The general increase in ACC with respect to the individual models is reflected in the difference between the multimodel ensemble-mean ACC with and without inclusion of the CAFE forecasts (Fig. 4). Here we calculate the ACC for five NMME models plus the CAFE forecasts and take the difference with the ensemble-mean ACC calculated from the complete (six member) NMME. This is repeated excluding each individual NMME model in turn (Figs. 4a–f). Last, we then take the average over all six difference calculations in order to produce an average difference plot (Fig. 4g). This process gives an estimate of the impact on ACC when the CAFE forecasts are included relative to the NMME without prejudice of any particular model. Here we note that even for lead times shorter than 6 months, with the exception of forecasts initiated in December, the combined multimodel ensemble is positively impacted by inclusion of the CAFE forecasts, again with the improvements in target months and lags occurring where the corresponding HadISST autocorrelation values are low. These results are robust and consistent across all model combinations.

A prominent feature emerges from this analysis, namely, that the NMME models are in general most skillful at 3–6-month lead time for target months between October and December, whereas the CAFE forecasts, relative to the NMME (1982–2015), are generally more skillful at lead times longer than 6–8 months and in particular target months corresponding to the boreal spring barrier. These results indicate the importance of atmospheric initial conditions on ENSO predictability at shorter lead times of a few months and the more important role of the emergent signal from thermocline disturbances at longer lead times beyond two seasons into the future.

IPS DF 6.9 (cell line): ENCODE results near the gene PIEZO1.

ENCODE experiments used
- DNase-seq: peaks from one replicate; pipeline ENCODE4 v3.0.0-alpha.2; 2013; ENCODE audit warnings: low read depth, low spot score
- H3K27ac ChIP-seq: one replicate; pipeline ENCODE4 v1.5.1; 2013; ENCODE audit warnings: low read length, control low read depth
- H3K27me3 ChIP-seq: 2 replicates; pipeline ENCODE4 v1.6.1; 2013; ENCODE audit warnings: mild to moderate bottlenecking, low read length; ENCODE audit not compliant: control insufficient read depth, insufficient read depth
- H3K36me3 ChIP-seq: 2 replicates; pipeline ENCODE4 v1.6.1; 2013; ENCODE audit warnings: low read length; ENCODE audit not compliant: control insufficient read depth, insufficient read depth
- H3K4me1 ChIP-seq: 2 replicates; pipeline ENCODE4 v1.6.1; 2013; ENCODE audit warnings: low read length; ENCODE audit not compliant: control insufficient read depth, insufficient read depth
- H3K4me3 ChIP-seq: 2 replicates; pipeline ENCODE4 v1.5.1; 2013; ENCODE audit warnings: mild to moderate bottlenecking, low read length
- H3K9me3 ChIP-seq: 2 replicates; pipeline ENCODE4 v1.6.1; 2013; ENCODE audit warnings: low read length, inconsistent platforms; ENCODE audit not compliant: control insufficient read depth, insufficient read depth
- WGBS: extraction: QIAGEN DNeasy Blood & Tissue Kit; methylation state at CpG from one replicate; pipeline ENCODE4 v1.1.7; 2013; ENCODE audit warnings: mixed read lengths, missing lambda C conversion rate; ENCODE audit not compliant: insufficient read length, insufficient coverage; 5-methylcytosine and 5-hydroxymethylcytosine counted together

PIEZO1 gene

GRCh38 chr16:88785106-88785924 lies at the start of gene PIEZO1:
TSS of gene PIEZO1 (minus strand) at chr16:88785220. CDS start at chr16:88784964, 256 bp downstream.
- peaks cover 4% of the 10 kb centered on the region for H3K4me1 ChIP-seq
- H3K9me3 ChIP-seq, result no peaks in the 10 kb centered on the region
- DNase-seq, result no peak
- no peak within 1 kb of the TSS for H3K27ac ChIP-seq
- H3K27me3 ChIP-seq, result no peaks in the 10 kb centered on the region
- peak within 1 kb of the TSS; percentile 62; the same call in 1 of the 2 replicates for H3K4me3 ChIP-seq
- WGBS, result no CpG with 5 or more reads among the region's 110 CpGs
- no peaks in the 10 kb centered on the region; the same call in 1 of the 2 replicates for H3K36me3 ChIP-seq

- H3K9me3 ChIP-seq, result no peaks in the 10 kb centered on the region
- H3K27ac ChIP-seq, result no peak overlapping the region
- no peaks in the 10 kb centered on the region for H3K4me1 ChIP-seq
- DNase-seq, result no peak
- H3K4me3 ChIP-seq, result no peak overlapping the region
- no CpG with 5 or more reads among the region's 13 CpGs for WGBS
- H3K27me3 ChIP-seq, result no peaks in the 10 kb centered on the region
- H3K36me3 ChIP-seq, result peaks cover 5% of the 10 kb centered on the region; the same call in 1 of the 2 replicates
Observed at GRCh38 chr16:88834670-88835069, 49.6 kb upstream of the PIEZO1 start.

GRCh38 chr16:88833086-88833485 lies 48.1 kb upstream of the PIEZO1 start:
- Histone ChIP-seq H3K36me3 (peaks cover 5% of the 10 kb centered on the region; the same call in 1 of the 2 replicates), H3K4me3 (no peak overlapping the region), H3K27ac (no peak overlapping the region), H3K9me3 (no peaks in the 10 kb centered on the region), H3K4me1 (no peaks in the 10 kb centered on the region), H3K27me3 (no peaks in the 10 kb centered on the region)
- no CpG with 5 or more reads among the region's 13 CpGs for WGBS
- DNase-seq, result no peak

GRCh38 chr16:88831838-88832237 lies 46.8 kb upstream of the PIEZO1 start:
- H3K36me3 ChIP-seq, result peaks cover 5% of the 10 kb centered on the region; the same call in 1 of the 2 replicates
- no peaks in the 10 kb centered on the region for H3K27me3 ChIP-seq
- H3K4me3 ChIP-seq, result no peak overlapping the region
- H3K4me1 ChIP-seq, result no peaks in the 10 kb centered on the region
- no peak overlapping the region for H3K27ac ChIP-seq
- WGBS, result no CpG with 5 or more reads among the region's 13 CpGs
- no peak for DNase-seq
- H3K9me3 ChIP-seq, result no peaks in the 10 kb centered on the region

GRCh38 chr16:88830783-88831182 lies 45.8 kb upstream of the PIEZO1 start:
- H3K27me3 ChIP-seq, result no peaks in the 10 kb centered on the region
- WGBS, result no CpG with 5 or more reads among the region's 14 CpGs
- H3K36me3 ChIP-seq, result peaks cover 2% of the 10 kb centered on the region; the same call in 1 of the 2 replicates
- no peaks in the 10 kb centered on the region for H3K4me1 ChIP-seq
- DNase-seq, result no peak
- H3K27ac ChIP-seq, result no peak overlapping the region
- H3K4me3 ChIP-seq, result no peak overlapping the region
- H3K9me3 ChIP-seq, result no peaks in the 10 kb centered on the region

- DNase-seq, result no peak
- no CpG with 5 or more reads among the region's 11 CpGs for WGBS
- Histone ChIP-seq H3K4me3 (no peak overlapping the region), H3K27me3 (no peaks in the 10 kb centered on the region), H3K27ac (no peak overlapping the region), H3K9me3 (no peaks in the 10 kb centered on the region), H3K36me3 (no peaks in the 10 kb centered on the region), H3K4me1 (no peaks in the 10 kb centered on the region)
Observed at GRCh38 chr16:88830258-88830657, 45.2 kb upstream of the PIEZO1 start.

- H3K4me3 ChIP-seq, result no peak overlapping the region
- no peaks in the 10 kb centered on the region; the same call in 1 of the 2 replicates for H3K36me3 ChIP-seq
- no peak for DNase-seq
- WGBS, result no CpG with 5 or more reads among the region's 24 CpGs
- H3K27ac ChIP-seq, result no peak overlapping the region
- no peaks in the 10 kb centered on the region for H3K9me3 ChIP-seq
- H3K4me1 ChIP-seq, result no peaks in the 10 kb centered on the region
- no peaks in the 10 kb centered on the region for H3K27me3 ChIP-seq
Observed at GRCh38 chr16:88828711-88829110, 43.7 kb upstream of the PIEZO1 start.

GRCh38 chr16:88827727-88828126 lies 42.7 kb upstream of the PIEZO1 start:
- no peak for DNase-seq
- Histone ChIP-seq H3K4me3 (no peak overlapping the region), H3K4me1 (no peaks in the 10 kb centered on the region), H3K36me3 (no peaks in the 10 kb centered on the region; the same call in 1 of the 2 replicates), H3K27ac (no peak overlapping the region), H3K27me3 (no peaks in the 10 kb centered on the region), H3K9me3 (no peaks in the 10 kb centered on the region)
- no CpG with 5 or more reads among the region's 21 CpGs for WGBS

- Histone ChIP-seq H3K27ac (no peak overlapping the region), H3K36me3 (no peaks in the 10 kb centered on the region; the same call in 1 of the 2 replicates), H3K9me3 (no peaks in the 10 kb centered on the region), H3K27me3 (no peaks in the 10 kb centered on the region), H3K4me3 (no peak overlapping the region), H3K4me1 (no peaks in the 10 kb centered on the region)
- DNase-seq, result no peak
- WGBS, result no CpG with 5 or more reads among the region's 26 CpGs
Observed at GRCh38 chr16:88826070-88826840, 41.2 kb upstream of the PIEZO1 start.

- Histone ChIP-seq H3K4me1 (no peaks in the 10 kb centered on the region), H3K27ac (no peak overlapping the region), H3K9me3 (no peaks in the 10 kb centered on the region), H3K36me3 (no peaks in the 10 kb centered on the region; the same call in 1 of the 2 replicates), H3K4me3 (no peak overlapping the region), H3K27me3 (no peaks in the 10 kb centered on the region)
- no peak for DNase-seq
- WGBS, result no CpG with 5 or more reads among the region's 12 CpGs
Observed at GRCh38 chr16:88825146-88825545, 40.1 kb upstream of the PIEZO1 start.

### b. Sign test

We further apply a procedure proposed by DelSole and Tippett (2016) based on random walks and formally equivalent to the sign test, here applied to the Niño-4 index. The method is independent of distributional assumptions about the forecast errors and, while assuming that individual forecasts are independent, can provide useful information even where serial correlations in time are present. Additionally, the method requires only relatively few years of data to detect significant differences in the skill of models where biases are known a priori.

#### 1) Metric definition

*N*forecasts

*A*and

*B*, where

*K*denotes the number of times

*A*is more skillful than

*B*. Assume each time step is an independent Bernoulli (random) trial (i.e., there is no correlation between consecutive events). The underlying null hypothesis is that forecast

*A*is equally likely to be more or less skillful than

*B*. In this case

*K*should follow a binomial distribution with

*p*= ½; thus,

*p*value is given by

*K*

_{0}and the factor 2 accounts for the test being two-tailed (i.e., we do not know a priori which forecast is best). The null hypothesis is rejected if

*p*

_{value}falls below a prescribed significance level

*α*.

*K*

_{0}such that

*p*

_{value}≥

*α*for

*α*= 5%. If

*A*is more skillful than